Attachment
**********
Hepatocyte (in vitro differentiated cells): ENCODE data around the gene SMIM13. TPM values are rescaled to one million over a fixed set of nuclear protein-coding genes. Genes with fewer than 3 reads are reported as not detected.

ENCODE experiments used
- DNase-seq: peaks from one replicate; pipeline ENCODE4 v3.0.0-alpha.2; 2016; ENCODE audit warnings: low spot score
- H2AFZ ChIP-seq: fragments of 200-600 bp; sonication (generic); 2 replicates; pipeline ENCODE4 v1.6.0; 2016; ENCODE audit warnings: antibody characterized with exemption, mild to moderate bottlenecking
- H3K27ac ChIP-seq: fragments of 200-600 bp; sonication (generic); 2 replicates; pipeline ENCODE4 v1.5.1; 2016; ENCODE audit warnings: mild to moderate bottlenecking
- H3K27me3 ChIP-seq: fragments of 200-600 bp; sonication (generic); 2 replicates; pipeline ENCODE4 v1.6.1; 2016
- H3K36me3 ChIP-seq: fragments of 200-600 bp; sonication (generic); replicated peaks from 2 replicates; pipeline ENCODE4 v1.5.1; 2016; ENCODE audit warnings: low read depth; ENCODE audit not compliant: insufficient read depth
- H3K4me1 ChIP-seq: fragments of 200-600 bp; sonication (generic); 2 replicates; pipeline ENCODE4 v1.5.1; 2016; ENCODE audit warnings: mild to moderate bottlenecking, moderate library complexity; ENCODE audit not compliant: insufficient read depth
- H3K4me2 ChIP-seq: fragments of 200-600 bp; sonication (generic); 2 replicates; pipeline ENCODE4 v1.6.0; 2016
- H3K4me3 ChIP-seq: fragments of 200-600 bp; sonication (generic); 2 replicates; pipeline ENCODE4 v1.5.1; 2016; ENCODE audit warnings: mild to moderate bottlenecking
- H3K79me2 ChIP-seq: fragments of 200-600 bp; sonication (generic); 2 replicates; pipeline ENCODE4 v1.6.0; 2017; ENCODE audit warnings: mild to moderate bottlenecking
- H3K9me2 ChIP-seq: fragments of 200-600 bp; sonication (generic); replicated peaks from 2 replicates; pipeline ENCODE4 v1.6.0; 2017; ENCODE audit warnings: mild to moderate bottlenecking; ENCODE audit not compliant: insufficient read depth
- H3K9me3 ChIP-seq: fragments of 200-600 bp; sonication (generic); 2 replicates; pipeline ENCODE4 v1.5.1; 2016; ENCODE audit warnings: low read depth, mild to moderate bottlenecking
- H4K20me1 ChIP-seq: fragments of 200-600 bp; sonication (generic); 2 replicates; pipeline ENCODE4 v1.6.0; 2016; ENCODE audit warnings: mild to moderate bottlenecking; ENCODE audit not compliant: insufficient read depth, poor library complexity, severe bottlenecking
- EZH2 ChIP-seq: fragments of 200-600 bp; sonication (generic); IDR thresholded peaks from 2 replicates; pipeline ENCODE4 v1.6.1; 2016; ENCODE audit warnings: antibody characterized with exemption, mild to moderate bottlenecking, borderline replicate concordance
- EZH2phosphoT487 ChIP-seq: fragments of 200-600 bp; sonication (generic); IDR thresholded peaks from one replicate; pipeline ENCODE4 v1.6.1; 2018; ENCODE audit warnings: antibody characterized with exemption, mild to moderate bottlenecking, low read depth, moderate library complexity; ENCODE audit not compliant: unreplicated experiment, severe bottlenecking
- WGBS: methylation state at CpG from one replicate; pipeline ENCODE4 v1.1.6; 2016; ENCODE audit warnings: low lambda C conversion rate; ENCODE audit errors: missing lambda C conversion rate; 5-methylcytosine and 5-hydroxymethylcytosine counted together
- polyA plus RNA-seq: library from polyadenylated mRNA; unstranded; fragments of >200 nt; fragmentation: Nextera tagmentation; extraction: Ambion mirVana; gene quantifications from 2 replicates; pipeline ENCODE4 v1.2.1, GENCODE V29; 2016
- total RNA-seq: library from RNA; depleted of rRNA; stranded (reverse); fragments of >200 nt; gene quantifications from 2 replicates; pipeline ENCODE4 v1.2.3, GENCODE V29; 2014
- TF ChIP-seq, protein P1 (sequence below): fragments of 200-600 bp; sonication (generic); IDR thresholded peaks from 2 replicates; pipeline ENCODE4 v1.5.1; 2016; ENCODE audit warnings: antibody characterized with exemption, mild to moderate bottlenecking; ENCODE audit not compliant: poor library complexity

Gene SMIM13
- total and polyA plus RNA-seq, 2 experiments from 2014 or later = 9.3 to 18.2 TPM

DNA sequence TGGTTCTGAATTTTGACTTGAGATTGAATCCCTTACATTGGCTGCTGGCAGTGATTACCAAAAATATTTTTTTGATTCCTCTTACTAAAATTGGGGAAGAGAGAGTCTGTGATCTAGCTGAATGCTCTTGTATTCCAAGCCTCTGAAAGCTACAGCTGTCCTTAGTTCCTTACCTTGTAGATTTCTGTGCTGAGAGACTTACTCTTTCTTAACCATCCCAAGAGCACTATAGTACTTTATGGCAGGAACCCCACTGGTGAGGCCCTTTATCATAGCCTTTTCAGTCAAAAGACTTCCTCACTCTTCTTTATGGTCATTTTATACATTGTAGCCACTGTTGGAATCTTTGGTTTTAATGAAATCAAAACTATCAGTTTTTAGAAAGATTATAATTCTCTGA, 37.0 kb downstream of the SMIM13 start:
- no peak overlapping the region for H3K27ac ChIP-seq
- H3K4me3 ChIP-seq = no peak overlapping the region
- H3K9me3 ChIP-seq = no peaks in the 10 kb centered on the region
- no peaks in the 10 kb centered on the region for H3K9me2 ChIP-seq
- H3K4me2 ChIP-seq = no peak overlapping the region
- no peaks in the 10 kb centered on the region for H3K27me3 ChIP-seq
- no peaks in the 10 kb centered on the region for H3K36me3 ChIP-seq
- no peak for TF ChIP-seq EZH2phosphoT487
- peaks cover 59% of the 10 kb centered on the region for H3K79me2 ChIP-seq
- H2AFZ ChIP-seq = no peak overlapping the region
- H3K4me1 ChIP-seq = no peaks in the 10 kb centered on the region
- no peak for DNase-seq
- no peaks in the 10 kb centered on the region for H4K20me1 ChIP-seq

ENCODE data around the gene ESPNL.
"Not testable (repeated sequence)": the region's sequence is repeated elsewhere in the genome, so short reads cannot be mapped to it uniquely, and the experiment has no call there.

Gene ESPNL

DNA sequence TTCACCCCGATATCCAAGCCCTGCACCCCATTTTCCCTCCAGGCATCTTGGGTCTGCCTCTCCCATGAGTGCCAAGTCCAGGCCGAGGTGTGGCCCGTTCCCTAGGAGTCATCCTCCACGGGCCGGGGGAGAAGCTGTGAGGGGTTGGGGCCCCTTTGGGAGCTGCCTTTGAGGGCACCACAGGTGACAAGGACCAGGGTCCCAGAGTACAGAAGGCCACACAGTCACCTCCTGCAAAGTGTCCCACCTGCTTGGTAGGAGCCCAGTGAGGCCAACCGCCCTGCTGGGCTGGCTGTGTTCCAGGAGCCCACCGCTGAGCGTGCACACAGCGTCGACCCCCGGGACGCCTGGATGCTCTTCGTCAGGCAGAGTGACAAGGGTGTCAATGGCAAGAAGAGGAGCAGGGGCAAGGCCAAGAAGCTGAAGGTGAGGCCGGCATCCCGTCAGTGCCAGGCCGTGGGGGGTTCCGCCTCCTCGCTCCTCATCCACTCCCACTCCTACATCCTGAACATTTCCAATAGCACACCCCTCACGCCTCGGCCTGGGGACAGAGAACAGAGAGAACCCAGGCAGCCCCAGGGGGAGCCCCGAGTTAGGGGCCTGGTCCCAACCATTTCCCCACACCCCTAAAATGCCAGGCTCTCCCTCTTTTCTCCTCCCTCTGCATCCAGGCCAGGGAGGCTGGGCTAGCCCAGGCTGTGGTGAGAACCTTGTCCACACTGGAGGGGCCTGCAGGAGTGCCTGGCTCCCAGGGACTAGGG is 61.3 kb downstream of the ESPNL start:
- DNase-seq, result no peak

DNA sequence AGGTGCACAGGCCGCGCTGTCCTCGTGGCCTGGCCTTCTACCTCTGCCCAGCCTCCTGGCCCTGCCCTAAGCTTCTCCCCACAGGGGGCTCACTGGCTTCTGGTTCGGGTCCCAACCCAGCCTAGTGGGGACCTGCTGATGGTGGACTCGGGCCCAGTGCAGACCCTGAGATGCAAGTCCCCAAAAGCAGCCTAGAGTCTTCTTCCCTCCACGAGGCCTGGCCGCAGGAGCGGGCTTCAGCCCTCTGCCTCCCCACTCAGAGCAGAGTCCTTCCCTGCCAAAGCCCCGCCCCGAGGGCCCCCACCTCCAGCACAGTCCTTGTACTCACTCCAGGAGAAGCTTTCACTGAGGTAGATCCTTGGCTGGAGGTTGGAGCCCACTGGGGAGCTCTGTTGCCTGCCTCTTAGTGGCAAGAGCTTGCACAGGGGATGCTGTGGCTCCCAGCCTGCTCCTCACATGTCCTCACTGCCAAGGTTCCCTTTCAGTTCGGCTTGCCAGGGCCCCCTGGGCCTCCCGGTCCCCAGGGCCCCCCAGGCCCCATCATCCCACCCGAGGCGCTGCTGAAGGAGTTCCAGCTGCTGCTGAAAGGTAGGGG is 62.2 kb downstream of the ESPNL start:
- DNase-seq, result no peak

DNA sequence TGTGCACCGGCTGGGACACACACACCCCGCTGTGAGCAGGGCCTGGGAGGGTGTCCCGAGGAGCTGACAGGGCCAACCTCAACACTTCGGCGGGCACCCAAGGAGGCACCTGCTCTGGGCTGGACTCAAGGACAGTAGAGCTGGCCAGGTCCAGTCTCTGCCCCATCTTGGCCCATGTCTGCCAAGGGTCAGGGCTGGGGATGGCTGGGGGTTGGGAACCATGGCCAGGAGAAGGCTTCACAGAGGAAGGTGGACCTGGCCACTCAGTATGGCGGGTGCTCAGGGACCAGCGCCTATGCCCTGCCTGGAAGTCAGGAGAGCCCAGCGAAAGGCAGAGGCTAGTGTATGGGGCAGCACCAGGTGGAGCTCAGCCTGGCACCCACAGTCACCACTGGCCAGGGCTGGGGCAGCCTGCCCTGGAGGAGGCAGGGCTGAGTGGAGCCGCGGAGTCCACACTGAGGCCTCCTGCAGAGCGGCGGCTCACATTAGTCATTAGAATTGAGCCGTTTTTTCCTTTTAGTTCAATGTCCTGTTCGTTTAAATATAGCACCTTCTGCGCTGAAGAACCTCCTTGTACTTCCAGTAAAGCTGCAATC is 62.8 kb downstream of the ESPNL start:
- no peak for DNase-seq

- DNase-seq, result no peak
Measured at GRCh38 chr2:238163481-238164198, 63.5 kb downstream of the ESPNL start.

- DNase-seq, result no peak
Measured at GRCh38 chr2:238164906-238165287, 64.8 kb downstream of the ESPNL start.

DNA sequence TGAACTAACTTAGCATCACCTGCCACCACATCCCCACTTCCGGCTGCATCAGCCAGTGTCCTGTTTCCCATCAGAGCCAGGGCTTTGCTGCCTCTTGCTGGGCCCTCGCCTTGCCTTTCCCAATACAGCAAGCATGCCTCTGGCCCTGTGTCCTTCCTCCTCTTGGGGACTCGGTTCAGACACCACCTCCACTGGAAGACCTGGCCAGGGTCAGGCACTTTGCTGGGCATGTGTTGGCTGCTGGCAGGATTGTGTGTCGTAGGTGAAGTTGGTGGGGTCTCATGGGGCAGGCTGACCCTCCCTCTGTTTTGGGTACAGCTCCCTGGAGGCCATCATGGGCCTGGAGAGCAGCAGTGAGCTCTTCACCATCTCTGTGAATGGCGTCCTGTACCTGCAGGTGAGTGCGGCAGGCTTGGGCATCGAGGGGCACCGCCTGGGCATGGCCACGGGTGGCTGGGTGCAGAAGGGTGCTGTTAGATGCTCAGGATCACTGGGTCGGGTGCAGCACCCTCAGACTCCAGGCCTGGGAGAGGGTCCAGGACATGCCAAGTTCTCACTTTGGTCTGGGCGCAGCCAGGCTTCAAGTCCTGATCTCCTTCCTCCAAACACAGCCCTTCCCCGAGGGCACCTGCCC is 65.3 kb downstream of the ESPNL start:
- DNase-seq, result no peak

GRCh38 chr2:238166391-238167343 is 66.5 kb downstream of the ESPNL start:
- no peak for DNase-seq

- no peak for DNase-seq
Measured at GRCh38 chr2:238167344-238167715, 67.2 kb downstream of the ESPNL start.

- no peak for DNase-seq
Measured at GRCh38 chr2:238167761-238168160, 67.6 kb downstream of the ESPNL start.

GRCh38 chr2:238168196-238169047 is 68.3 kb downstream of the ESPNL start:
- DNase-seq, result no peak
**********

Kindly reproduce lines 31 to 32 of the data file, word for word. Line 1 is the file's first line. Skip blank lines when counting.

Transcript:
- no peak for TF ChIP-seq EZH2phosphoT487
- peaks cover 59% of the 10 kb centered on the region for H3K79me2 ChIP-seq